Dan Hamilton: After years of vote rigging and human rights abuses, it’s time to get tough with Lukashenko's Belarus
The two decades that have since past are littered with inspiring examples of the power of democracy; from the anti-communist uprisings of the early 1990s to the symbolic transition of power from Lech Wałęsa to Aleksander Kwaśniewski in Poland’s 1995 Presidential election that proved former communist countries had not simply replaced one cult of personality with another.
Sadly, such progress towards improved human rights and democracy appears to have eluded the people of Belarus – a land-locked country of ten million people sandwiched between Poland in the west and Russia and the Ukraine to the east. Indeed, for the past sixteen years, the administration of Alexander Lukashenko has ruled with an iron first; brutally suppressing opposition movements, flagrantly abusing human rights and relentlessly seeking to concentrate all power in the President’s office.
Aware of the negative reputation his country has amassed internationally, Lukashenko has fought hard in recent years to recast himself as a western-leaning reformist; talking the language of democracy to the west one day while pursuing a policy of slavish subservience to the Kremlin on another. Indeed, even ordinarily-sane politicians such as Lithuanian President Dalia Grybauskaitė have been willing to do Lukashenko’s bidding in the EU corridors of power recently under the misapprehension that his continued hold on power would “limit the influence of Russia” – a curious observation given Moscow’s expressed policy of providing Belarus with cheap energy in exchange for bolstering its regional influence.
One such nail in the coffin for democracy was yesterday’s Presidential election.
With the majority of votes now counted it appears that Lukashenko has been returned to power with 79% of the vote. Despite protestations to the contrary, nobody credibly believes Lukashenko has won a truly democratic mandate.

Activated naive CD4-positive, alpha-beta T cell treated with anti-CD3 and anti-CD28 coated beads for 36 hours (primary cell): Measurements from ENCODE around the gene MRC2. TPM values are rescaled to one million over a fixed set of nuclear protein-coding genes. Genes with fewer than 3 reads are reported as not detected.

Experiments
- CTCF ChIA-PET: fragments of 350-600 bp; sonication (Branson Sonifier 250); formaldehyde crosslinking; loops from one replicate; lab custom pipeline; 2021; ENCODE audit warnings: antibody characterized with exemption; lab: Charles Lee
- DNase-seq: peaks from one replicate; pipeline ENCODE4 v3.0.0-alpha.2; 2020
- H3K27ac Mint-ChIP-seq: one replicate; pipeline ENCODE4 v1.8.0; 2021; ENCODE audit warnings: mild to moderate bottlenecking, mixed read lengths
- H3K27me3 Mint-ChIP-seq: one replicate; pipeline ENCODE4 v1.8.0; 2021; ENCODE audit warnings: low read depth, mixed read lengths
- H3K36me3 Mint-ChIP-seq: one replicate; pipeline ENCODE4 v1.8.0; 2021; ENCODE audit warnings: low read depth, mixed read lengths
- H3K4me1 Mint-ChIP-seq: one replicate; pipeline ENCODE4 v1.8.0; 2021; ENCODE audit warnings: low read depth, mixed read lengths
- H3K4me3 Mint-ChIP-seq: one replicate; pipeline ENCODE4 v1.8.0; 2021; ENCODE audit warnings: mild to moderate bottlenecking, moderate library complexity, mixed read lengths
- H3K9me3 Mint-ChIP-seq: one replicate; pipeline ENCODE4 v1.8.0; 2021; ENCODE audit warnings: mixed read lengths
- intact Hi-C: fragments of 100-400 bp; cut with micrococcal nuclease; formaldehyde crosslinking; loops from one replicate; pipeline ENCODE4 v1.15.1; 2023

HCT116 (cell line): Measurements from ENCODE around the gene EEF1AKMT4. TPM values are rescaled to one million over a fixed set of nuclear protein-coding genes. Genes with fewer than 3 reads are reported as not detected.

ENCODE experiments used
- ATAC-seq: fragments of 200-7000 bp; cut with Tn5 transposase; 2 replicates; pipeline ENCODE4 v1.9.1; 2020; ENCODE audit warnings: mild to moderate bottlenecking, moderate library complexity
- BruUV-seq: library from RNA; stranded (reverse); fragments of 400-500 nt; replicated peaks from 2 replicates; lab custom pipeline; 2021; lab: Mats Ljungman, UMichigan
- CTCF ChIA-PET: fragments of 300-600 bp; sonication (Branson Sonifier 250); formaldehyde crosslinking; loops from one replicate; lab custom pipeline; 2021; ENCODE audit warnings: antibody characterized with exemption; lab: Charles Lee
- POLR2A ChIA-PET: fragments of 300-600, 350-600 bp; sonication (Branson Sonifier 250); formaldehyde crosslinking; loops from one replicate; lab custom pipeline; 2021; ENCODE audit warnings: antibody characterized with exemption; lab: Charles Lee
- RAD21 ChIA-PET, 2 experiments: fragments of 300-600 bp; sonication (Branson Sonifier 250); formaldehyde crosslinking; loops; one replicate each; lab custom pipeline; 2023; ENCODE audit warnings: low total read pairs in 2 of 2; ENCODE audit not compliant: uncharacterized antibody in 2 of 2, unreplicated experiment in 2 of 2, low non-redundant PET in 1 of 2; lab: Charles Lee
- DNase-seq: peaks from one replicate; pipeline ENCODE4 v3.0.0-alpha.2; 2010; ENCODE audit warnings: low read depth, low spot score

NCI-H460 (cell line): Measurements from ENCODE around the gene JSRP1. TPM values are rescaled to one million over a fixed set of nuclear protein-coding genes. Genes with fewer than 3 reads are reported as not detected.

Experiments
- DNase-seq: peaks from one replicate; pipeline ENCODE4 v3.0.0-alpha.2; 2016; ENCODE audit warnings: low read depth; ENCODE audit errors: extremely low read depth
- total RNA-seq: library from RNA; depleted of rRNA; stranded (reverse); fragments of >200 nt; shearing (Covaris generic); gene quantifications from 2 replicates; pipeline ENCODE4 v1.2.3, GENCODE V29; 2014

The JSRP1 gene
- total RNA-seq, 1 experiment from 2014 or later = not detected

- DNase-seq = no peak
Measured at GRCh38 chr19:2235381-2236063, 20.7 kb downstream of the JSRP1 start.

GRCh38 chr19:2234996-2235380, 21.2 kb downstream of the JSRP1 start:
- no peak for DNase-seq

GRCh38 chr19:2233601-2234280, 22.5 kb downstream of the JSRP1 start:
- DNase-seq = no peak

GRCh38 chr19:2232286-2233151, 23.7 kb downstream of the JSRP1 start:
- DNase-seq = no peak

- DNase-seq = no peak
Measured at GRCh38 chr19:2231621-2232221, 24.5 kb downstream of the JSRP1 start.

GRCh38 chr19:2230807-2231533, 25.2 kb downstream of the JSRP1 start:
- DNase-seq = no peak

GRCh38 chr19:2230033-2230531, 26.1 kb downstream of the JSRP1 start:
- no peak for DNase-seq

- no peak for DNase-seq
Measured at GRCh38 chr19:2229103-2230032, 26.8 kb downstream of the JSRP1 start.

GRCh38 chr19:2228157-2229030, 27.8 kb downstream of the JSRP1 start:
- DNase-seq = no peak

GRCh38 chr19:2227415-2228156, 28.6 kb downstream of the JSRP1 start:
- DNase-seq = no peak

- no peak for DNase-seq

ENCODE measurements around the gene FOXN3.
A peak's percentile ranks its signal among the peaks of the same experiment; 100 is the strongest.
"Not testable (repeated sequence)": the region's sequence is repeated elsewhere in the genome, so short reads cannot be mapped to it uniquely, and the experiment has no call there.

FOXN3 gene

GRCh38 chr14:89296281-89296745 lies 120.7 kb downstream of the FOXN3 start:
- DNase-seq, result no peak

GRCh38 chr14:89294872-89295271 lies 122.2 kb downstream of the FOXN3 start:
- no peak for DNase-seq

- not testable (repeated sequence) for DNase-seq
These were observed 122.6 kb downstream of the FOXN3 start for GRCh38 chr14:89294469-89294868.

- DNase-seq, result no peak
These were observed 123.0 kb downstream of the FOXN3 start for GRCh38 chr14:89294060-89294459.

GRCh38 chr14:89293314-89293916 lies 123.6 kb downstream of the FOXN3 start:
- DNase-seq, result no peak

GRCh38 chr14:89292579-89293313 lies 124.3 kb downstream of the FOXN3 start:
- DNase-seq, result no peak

In an effort for the Presidential election to be seen as free and fair, Lukashenko has agreed to allow observers from the Organisation for Security and Cooperation in Europe to monitor the poll. As such, the number of early complaints about the standard of the election’s conduct has been kept to a minimum in comparison to previous contents. This does not, however, mean the President and his supporters have played an entirely straight bat.
Looking forward to the election, Lukashenko appeared sanguine about the effect allowing a larger number of valid votes than usual to be counted will have upon the result, telling the Economist that “if 70-75% of the population votes for him, it will be good” and that he “doesn’t need 95% or 97% like last time”. How magnanimous!
According to the Central Election Commission, 23% of the electorate had already cast their votes prior to polling day under an early voting procedures provided for under Belorussian law. In one polling station in Minsk, a student who volunteered as an independent election observer attested to 50 people having come in to vote on Saturday yet, when the box was opened for review at the end of the day, it contained 180 ballot papers. The whereabouts of the ballot box is unknown. In another case, observers were allowed into the polling station only after the boxes had already been sealed for the day, giving them no opportunity to check if they were empty at the start of the day or not.
While the OSCE election observation mission led by British MP Tony Lloyd has yet to issue its final statement on conduct of the elections, Polish MP Pawel Poncyljusz has declared the counting process a “farce” and claimed “they could have put toilet paper in the ballot boxes for all the good it did”.
During his sixteen years in office, Lukashenko has grown used to dealing with opposition protests. This year, he deployed a myriad of tactics in an attempt to prevent a spectacle similar to that which occurred in Kiev in 2004 when thousands of pro-democracy activists took to the streets in order to protest against the Ukraine’s rigged Presidential poll.